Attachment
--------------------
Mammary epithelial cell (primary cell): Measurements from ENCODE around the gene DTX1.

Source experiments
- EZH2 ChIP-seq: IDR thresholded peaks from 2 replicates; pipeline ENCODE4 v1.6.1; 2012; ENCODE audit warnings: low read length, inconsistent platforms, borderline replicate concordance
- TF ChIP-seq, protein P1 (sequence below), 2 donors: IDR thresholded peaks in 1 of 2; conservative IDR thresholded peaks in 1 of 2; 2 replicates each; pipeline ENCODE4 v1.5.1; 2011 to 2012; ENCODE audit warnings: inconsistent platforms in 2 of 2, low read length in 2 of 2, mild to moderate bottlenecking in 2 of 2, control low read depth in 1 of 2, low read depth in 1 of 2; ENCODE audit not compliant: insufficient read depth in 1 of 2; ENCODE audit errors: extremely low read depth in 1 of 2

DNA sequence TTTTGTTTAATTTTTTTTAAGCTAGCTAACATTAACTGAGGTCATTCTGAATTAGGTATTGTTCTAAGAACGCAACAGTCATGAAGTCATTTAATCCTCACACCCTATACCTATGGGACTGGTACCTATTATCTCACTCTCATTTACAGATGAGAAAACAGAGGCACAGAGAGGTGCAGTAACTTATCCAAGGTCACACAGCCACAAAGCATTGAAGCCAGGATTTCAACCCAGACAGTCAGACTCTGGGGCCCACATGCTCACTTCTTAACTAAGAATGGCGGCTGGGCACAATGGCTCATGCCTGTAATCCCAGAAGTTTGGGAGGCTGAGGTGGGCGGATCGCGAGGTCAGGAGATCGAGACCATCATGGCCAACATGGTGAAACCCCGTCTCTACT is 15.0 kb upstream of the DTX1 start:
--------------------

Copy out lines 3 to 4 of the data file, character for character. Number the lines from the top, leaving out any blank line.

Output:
- EZH2 ChIP-seq: IDR thresholded peaks from 2 replicates; pipeline ENCODE4 v1.6.1; 2012; ENCODE audit warnings: low read length, inconsistent platforms, borderline replicate concordance
- TF ChIP-seq, protein P1 (sequence below), 2 donors: IDR thresholded peaks in 1 of 2; conservative IDR thresholded peaks in 1 of 2; 2 replicates each; pipeline ENCODE4 v1.5.1; 2011 to 2012; ENCODE audit warnings: inconsistent platforms in 2 of 2, low read length in 2 of 2, mild to moderate bottlenecking in 2 of 2, control low read depth in 1 of 2, low read depth in 1 of 2; ENCODE audit not compliant: insufficient read depth in 1 of 2; ENCODE audit errors: extremely low read depth in 1 of 2